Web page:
For Florida's government, the danger posed by exotic reptiles has been harder to spot than a Burmese python hiding in the brush. But at last, wildlife commission has opened its eyes and decided to crack down on nonnative snakes and lizards whose presence in Florida ranges from destructive to deadly. The Florida Fish and Wildlife Conservation Commission voted last week to restrict owning or breeding pythons, anacondas, iguanas, tegus and Nile monitors — none of which have any legitimate place in Florida except in zoos and research facilities. As delighted as we are — the Sentinel’s Editorial Bo...
Editorial: We’re so close to beating COVID-19. Why would Texas Gov. Abbott end mask rule and make it worse?
Before issuing his order to end mask mandates, Gov. Greg Abbott must not have looked at the recent numbers of coronavirus deaths in Texas. Or worse, he did and decided that the 59 deaths reported Monday is good enough. Either way, the governor’s order Tuesday to end the statewide mask mandate and business capacity restrictions is a mistake. Even with recent improvement in COVID-19 case totals, hospitalizations and deaths, the pandemic is not over. Another spike is possible before enough people are vaccinated to finally squelch the disease’s spread, and Abbott’s order makes it more likely we’ll...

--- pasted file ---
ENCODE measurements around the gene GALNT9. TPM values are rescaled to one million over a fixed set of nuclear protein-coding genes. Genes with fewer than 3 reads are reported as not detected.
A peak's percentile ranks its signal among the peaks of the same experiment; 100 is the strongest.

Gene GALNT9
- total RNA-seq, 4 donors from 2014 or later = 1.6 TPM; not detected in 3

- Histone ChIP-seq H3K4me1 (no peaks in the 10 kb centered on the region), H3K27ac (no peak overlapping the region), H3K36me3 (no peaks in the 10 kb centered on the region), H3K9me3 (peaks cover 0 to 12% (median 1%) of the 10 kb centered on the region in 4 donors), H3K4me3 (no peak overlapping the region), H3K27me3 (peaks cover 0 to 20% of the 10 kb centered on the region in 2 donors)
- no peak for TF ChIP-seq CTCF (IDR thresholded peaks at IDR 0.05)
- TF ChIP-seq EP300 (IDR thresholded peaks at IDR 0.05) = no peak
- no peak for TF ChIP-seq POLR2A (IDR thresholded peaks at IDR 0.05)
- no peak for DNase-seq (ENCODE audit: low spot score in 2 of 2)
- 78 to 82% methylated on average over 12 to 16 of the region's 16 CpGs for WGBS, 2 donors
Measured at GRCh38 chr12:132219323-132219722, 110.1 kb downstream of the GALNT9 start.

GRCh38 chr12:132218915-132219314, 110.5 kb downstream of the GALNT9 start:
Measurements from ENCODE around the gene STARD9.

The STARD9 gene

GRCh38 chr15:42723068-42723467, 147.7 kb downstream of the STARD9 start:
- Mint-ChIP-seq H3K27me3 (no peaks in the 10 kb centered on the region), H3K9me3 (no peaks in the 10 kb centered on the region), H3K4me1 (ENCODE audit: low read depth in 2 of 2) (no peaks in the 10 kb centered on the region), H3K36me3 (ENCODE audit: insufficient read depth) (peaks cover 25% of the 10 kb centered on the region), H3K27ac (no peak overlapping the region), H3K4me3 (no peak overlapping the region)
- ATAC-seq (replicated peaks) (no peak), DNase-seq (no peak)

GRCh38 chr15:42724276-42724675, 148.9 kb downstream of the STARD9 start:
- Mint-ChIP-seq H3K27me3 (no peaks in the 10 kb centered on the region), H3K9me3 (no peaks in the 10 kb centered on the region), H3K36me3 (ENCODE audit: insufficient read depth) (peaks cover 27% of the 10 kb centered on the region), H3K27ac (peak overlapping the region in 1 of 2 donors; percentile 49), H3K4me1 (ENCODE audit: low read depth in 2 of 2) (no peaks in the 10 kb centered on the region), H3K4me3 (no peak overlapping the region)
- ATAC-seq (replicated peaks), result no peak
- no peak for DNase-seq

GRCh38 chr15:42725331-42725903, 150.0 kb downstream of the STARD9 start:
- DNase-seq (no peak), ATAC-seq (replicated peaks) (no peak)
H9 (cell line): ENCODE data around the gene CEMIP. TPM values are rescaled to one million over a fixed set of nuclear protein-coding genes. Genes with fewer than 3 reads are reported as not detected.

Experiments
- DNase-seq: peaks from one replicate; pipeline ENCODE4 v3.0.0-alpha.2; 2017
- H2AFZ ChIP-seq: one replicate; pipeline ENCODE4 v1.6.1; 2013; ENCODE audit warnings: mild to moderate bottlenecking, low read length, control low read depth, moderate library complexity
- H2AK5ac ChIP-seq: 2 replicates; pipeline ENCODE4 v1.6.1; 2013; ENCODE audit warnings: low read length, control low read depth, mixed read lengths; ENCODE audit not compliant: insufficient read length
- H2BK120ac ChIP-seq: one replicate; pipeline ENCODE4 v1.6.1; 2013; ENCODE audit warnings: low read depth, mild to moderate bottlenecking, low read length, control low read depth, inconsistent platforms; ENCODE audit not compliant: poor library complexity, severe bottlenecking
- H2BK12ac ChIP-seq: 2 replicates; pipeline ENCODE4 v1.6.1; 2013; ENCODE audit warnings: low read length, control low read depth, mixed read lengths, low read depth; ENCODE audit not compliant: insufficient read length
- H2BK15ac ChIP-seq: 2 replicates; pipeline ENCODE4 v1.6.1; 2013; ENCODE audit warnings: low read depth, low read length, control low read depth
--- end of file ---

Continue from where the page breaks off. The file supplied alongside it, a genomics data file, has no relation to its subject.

Fort Worth Star-Telegram
Jay Ambrose: The good and the ugly of Trump
He walked out on the stage and the crowd was cheering, the music was blasting “I’m proud to be an American,” and former President Donald Trump did look proud, very proud. This was despite a lost election he says he won, a Capitol riot he says he did not start and a furious but failed impeachment attempt to keep him from ever seeking the presidency again. The song ended with the words, “I love this land, God bless the USA,” and 74-year-old Trump, looking as energetic as ever, later made clear he loved his country now disdained by so many rewriting its noble history and not caring about the flag...